'Fruit flies booze heavily to kill off parasites'

'Fruit flies booze heavily to kill off parasites'

It appears that fruit flies can out-drink heavy boozers and not even fall sick, as scientists have found these insects get drunk to kill off wasp parasites in their bloodstream.

A team at the Emory University in Atlanta found fruit fly larvae not only feed on the yeast and other fungi from rotting or fermenting fruit, but also ingest the boozy byproducts that have up to four per cent alcohol.

But, strangely, the drunk fruit-fly larvae thrive on the food and use the alcohol to kill off wasp parasites in their bloodstream, essentially causing the parasite's organs to drain from its anus, the researchers found.

Todd Schlenke, an assistant professor at Emory who led the study, said higher alcohol levels can be toxic to the fruit flies. "If the alcohol level gets too high, they can't break it down fast enough," Schlenke told LiveScience.

The flies in the study only reached about 0.02 per cent blood alcohol levels, they would have to drink four times that to reach the level considered illegal for driving. This idyllic existence on a booze-soaked piece of fruit is often disrupted by parasites, including wasps that lay their larvae in the larva of the fruit fly.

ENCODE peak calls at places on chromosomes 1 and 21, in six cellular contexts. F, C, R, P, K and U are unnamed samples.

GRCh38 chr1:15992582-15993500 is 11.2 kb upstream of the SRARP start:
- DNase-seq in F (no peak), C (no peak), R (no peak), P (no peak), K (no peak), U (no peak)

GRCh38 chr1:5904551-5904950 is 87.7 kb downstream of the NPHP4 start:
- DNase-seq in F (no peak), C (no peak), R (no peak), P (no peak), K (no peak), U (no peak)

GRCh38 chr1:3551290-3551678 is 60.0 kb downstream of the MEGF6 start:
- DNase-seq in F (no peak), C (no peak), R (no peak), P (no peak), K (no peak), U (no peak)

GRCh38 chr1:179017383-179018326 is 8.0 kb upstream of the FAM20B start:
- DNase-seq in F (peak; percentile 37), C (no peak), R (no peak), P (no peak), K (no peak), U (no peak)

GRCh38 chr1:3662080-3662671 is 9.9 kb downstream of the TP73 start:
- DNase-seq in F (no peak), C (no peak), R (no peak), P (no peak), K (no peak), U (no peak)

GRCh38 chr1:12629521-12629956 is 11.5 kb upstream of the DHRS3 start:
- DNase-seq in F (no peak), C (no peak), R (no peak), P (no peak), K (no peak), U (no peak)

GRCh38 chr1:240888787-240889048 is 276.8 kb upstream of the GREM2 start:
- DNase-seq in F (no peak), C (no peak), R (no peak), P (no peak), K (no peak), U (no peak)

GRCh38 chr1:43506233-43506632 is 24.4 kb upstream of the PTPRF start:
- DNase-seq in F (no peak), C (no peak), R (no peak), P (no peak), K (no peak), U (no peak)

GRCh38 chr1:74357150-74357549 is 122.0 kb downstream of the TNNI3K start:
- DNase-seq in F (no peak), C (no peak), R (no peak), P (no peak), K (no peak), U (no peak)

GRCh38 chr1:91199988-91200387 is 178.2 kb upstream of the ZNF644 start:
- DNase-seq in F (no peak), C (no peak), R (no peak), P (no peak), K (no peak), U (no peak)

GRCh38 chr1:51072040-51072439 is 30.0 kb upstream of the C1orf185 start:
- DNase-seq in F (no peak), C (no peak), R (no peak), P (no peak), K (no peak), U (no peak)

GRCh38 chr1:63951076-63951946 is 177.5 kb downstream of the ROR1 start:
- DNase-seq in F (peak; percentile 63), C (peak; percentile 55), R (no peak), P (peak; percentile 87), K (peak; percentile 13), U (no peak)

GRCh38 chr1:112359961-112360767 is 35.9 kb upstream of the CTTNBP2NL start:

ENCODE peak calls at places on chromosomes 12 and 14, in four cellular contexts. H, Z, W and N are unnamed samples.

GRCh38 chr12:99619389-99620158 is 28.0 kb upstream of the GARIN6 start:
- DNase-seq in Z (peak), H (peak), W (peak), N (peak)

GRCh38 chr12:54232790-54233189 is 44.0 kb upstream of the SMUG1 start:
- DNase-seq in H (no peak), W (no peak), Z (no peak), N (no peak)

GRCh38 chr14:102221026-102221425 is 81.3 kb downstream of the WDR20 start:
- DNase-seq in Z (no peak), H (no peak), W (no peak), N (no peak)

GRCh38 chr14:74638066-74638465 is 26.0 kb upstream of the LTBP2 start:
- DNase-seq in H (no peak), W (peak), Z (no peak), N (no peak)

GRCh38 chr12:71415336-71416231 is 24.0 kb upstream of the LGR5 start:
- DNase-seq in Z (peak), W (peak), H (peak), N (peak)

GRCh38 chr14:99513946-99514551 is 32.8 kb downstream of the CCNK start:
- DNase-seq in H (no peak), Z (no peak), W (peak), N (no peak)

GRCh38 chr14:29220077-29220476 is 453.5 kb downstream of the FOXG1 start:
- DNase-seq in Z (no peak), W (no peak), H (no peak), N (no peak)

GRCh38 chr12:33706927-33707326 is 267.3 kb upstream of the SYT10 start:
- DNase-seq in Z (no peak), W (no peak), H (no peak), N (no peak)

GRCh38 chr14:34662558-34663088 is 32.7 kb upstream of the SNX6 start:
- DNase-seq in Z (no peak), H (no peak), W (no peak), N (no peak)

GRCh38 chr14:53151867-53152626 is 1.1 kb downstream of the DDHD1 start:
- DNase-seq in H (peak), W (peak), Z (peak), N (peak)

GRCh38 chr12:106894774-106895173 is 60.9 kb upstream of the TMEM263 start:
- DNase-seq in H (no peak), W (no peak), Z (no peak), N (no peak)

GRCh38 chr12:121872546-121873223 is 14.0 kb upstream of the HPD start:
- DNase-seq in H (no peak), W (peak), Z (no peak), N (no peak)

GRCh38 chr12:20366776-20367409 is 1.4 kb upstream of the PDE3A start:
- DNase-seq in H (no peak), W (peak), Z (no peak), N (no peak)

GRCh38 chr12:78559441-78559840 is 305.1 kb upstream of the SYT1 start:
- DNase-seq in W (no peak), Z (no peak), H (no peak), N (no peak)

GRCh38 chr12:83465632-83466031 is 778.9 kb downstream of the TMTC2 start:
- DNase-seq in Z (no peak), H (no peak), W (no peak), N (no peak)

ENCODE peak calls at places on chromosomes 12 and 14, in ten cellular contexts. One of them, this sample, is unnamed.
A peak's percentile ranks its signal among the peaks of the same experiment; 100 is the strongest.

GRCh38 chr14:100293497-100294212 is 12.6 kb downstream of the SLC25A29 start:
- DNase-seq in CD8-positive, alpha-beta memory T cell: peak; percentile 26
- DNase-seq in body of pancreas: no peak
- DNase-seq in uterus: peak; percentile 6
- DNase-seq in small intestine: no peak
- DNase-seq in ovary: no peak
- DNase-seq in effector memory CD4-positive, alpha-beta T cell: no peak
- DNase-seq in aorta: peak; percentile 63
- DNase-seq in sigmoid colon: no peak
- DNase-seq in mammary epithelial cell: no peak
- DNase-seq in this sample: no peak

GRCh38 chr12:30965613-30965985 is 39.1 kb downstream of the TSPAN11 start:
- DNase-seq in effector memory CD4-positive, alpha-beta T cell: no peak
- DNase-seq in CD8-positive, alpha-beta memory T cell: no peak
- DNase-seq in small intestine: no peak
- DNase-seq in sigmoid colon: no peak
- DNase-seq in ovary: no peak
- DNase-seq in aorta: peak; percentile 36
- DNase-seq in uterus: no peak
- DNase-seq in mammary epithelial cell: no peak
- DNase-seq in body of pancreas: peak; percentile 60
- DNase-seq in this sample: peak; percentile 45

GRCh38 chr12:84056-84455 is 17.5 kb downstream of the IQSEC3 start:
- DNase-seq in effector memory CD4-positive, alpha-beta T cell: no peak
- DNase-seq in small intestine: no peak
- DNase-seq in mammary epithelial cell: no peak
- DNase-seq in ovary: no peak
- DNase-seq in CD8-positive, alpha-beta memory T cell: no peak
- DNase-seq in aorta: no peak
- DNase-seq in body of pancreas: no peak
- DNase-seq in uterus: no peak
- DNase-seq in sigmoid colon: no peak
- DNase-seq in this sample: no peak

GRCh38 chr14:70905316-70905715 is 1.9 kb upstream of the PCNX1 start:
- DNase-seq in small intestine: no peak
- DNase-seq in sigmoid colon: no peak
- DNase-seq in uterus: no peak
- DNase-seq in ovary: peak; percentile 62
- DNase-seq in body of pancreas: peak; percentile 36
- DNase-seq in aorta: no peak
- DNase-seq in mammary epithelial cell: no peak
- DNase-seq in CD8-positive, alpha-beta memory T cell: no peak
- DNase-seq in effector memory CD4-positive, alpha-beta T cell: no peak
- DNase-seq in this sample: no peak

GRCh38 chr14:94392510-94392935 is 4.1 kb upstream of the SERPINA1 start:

If untreated, the tiny wasps eat the flies from the inside out, bursting from the flies bloodstream fully formed. But, the flies use their naturally high tolerance to alcohol to kill off their blood bugs, the researchers discovered.

In the study, published in the journal Current Biology, when the wasps tried to lay their eggs in fly larvae on food containing six per cent alcohol, they  were less likely to lay eggs, "presumably because they are feeling bad," Schlenke said, and the eggs they did lay were less likely to survive.

"If you dissect open a fly that was fed alcohol food, the wasps were obviously dead and in a lot of cases the internal organs in the wasp larvae had fallen out the wasp's anus," Schlenke said.

The researchers also found that when infected larvae were placed in a dish with both alcoholic and non-alcoholic food, they even made a break for the alcohol to reduce their parasite load: After 24 hours, 80 per cent of the infected fly larvae were hanging out on the alcohol side of the dish.

"We gave them a choice between food with alcohol and food without alcohol, and the infected flies overwhelmingly went to consume the toxic alcohol food," Schlenke said. It's as if the flies ask themselves, "Do I want to suffer from toxic levels of alcohol or do I want to die from this wasp?"